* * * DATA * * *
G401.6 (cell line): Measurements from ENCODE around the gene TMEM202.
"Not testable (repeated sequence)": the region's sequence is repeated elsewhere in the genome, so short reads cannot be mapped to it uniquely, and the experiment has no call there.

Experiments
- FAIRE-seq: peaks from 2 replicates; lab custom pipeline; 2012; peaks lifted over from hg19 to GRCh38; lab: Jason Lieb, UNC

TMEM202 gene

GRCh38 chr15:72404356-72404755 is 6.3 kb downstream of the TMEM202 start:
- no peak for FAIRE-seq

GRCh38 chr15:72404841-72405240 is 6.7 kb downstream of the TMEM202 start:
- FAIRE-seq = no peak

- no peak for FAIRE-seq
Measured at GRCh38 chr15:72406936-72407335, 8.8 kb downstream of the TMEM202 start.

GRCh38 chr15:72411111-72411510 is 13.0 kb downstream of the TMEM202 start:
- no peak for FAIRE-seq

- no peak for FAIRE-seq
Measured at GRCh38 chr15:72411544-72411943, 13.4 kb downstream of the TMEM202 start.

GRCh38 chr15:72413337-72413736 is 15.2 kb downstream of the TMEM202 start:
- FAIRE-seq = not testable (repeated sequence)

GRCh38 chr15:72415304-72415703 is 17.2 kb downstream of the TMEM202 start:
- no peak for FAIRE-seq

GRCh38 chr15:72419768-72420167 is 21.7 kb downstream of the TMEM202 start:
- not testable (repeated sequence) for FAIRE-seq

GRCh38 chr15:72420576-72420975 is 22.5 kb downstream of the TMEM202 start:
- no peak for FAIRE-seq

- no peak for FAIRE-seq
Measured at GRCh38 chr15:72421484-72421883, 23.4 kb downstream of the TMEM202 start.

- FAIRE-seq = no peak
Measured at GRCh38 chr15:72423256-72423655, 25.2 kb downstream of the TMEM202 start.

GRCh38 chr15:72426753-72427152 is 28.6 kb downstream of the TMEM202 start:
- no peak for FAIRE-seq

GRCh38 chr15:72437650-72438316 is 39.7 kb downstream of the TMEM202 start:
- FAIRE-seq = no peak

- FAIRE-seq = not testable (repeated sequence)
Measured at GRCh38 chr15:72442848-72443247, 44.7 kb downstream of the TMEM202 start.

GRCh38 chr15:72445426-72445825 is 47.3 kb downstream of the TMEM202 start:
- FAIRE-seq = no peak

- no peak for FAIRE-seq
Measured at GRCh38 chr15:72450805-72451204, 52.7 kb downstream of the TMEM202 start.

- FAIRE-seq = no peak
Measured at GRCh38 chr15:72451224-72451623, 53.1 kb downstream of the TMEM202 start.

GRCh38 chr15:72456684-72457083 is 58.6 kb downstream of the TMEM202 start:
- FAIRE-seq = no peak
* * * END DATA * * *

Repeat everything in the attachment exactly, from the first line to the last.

G401.6 (cell line): Measurements from ENCODE around the gene TMEM202.
"Not testable (repeated sequence)": the region's sequence is repeated elsewhere in the genome, so short reads cannot be mapped to it uniquely, and the experiment has no call there.

Experiments
- FAIRE-seq: peaks from 2 replicates; lab custom pipeline; 2012; peaks lifted over from hg19 to GRCh38; lab: Jason Lieb, UNC

TMEM202 gene

GRCh38 chr15:72404356-72404755 is 6.3 kb downstream of the TMEM202 start:
- no peak for FAIRE-seq

GRCh38 chr15:72404841-72405240 is 6.7 kb downstream of the TMEM202 start:
- FAIRE-seq = no peak

- no peak for FAIRE-seq
Measured at GRCh38 chr15:72406936-72407335, 8.8 kb downstream of the TMEM202 start.

GRCh38 chr15:72411111-72411510 is 13.0 kb downstream of the TMEM202 start:
- no peak for FAIRE-seq

- no peak for FAIRE-seq
Measured at GRCh38 chr15:72411544-72411943, 13.4 kb downstream of the TMEM202 start.

GRCh38 chr15:72413337-72413736 is 15.2 kb downstream of the TMEM202 start:
- FAIRE-seq = not testable (repeated sequence)

GRCh38 chr15:72415304-72415703 is 17.2 kb downstream of the TMEM202 start:
- no peak for FAIRE-seq

GRCh38 chr15:72419768-72420167 is 21.7 kb downstream of the TMEM202 start:
- not testable (repeated sequence) for FAIRE-seq

GRCh38 chr15:72420576-72420975 is 22.5 kb downstream of the TMEM202 start:
- no peak for FAIRE-seq

- no peak for FAIRE-seq
Measured at GRCh38 chr15:72421484-72421883, 23.4 kb downstream of the TMEM202 start.

- FAIRE-seq = no peak
Measured at GRCh38 chr15:72423256-72423655, 25.2 kb downstream of the TMEM202 start.

GRCh38 chr15:72426753-72427152 is 28.6 kb downstream of the TMEM202 start:
- no peak for FAIRE-seq

GRCh38 chr15:72437650-72438316 is 39.7 kb downstream of the TMEM202 start:
- FAIRE-seq = no peak

- FAIRE-seq = not testable (repeated sequence)
Measured at GRCh38 chr15:72442848-72443247, 44.7 kb downstream of the TMEM202 start.

GRCh38 chr15:72445426-72445825 is 47.3 kb downstream of the TMEM202 start:
- FAIRE-seq = no peak

- no peak for FAIRE-seq
Measured at GRCh38 chr15:72450805-72451204, 52.7 kb downstream of the TMEM202 start.

- FAIRE-seq = no peak
Measured at GRCh38 chr15:72451224-72451623, 53.1 kb downstream of the TMEM202 start.

GRCh38 chr15:72456684-72457083 is 58.6 kb downstream of the TMEM202 start:
- FAIRE-seq = no peak